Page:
On October 29, 2008, the Securities and Exchange Commission (SEC) hosted the first of its two roundtable discussions on mark-to-market accounting. Pursuant to the Emergency Economic Stabilization Act of 2008 (EESA 2008), the SEC has been congressionally mandated to conduct a study on mark-to-market accounting by financial institutions in close consultation with the Department of Treasury and the Federal Reserve Board. The study is scheduled to be completed by January 2, 2009.
The roundtable participants represented a cross section of representatives from financial institutions, the investment community and other market participants, as well as special observers from the Public Company Accounting Oversight Board, Federal Reserve Board, International Accounting Standards Board (IASB) and the Financial Accounting Standards Board (FASB). Although the debate was lively, there appeared to be more agreement between critics and proponents than expected.
In 2006, the FASB issued its statement FAS 157, which established a mark-to-market determination of fair value and set forth the framework for the valuation of assets. Most recently, however, fair value accounting has become the subject of much scrutiny and political discussion, and its future remains uncertain. Many market participants and regulators are not clear as to what role the standard played in the U.S. markets’ decline. Further, financial institutions are facing increasing challenges in FAS 157’s application in the absence of market liquidity, which the FASB sought to clarify in a Staff Position it recently issued, which provides guidance on the application of FAS 157 in an inactive market.1 In addition, on September 30, 2008, the SEC’s Office of the Chief Accountant and the FASB Staff issued “Clarifications on Fair Value Accounting.” In the panelists view, however, more concrete guidance is needed.
On October 27, 2008, Robert Denham, Chairman of the Financial Accounting Foundation, the independent private sector organization that is responsible for overseeing FASB, wrote a letter to Chairman Cox, stating the importance of an independent entity charged with setting accounting standards, and urged the SEC not to recommend that Congress take any action to suspend FAS 157.2 Issues related to fair value accounting are not isolated to the United States. The IASB recently met to discuss the application of fair value accounting in an illiquid market as related to IFRS,3 and the European Union has also amended its present mark-to-market accounting standards.4
Fair Value Accounting in an Illiquid Market
Chairman Cox in his opening remarks noted that, “illiquid markets bring new challenges to the measurement of fair value that may not have been fully appreciated in past years. These challenges have brought into focus the need for further work on improving the tools that companies have at their disposal to achieve transparent, decision-useful reporting.”5 The consensus among the panelists was that the current market crisis faced by financial institutions was not precipitated by fair value accounting. Rather, some stated that the present problems were attributed to the sub prime market crisis. It was acknowledged by several panelists that fair value accounting, despite its inherent imperfections, remains the best method of measuring value and any fundamental change or suspension to its framework would run the risk of reducing investor confidence and restrict the flow of capital.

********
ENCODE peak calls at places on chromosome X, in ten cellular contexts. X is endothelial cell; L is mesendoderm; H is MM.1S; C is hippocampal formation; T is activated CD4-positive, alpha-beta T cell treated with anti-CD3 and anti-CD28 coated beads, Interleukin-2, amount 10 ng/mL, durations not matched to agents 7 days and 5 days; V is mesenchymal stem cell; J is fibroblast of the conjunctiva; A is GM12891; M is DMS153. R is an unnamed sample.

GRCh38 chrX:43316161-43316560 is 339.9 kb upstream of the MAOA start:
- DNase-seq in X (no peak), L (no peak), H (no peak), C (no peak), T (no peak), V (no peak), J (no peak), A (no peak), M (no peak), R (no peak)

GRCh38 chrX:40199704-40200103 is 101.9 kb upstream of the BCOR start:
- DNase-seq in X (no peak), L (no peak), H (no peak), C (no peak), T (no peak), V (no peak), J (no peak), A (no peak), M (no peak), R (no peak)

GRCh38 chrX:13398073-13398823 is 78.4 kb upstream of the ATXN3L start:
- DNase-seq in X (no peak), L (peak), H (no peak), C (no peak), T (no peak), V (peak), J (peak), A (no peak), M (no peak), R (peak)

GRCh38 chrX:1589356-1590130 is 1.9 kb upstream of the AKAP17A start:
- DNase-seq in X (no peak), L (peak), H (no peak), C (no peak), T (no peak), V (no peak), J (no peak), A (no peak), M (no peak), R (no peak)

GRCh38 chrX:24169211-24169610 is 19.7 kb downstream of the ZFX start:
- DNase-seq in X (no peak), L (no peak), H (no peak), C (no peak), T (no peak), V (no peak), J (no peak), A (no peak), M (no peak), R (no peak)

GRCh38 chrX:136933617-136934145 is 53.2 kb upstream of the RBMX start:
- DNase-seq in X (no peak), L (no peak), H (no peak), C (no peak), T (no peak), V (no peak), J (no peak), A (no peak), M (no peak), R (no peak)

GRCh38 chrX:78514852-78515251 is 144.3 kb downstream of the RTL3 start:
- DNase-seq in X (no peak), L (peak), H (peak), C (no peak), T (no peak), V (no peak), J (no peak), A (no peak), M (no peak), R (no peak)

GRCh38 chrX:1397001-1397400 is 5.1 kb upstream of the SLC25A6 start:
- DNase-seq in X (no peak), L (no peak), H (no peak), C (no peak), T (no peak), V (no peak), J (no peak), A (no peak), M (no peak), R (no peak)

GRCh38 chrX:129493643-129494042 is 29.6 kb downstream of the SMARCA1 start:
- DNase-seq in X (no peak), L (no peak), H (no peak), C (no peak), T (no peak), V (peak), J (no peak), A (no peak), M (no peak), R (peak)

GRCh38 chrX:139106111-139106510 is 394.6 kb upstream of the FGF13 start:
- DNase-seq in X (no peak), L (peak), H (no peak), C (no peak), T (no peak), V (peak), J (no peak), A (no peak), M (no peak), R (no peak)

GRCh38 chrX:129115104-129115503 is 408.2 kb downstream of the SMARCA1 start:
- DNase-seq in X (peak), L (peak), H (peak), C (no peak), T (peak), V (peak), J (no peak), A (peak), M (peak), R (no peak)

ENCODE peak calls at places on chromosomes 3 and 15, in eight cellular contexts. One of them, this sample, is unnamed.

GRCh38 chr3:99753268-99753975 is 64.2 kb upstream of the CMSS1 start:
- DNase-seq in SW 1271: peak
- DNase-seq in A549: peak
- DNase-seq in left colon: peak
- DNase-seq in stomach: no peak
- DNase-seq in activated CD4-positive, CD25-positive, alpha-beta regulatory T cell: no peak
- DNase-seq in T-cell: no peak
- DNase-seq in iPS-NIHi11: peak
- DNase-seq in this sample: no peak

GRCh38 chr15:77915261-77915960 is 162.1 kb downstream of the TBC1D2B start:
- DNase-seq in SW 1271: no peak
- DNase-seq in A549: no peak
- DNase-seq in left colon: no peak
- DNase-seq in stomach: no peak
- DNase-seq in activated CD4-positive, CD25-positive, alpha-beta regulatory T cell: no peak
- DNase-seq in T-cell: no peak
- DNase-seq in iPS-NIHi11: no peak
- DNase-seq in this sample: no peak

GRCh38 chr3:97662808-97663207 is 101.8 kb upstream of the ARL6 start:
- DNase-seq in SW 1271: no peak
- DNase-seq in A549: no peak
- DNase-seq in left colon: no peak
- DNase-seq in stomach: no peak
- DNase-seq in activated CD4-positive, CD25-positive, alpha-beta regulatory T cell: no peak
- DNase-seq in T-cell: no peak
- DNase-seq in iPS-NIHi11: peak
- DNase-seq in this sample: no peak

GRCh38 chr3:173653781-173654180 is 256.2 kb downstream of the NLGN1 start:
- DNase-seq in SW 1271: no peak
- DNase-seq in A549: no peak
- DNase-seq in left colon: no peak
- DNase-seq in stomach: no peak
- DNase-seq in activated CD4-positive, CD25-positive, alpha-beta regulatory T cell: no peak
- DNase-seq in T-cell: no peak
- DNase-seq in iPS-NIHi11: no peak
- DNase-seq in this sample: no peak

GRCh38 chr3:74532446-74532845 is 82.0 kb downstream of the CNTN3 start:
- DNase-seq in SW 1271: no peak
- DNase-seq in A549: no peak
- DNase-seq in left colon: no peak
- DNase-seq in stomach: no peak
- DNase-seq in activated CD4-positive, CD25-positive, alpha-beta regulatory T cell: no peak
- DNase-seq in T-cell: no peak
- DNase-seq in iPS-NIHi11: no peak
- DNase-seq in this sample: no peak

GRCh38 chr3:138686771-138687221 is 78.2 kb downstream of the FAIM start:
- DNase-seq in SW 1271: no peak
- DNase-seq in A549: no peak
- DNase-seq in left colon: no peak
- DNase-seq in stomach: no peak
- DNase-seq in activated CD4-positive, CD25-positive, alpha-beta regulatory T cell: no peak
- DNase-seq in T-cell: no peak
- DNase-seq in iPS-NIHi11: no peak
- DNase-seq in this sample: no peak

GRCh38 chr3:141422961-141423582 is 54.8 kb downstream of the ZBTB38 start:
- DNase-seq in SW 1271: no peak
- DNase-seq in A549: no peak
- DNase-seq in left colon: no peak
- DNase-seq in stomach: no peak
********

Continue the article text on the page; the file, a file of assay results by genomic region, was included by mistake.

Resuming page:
William Isaac, a former Chairman of the Federal Deposit Insurance Corporation, however, was highly critical of FAS 157 and expressed the view that it should be suspended. Further, he stated that mark-to-market accounting was directly responsible for the depletion of many financial institutions’ lending capacity. He noted that historical cost accounting as a standard was a superior method of accounting valuation and would provide investors with financial statements that were more accurate and reflective of a financial institution’s health.
Fair Value Accounting and Its Utility to Preparers and Users
Aubrey Patterson, Chairman and Chief Executive Officer of Bancorp South Inc., expressed the view that the application of fair value should not be the accounting model for all financial institutions. Rather, a determination of valuation should be conducted with the financial institution’s business model in mind or it would produce misleading results. He further noted that accounting as the language of economics should reflect economic activity and not drive it.
Is Fair Value Procyclical?
The panelists agreed that the application of fair value is procyclical, thus leading to increasing write-downs in down markets and increasing write-ups in good markets. In the declining markets, many have found that the application of FAS 157, which results in a write-down of assets, reflects the assets as undervalued. More recently, many financial institutions have been forced to assign an artificially low value to instruments on their balance sheet that are being held for sale, but that they do not intend to sell immediately. The procyclical effect, therefore, may provide a good indication of why fair value accounting should not be a significant component of the calculation of regulatory capital.
The SEC will host its next roundtable on mark-to-market accounting by financial institutions on November 21, 2008. The SEC is presently seeking public comment on mark-to-market accounting. All comments received will be publicly posted on the SEC’s web site.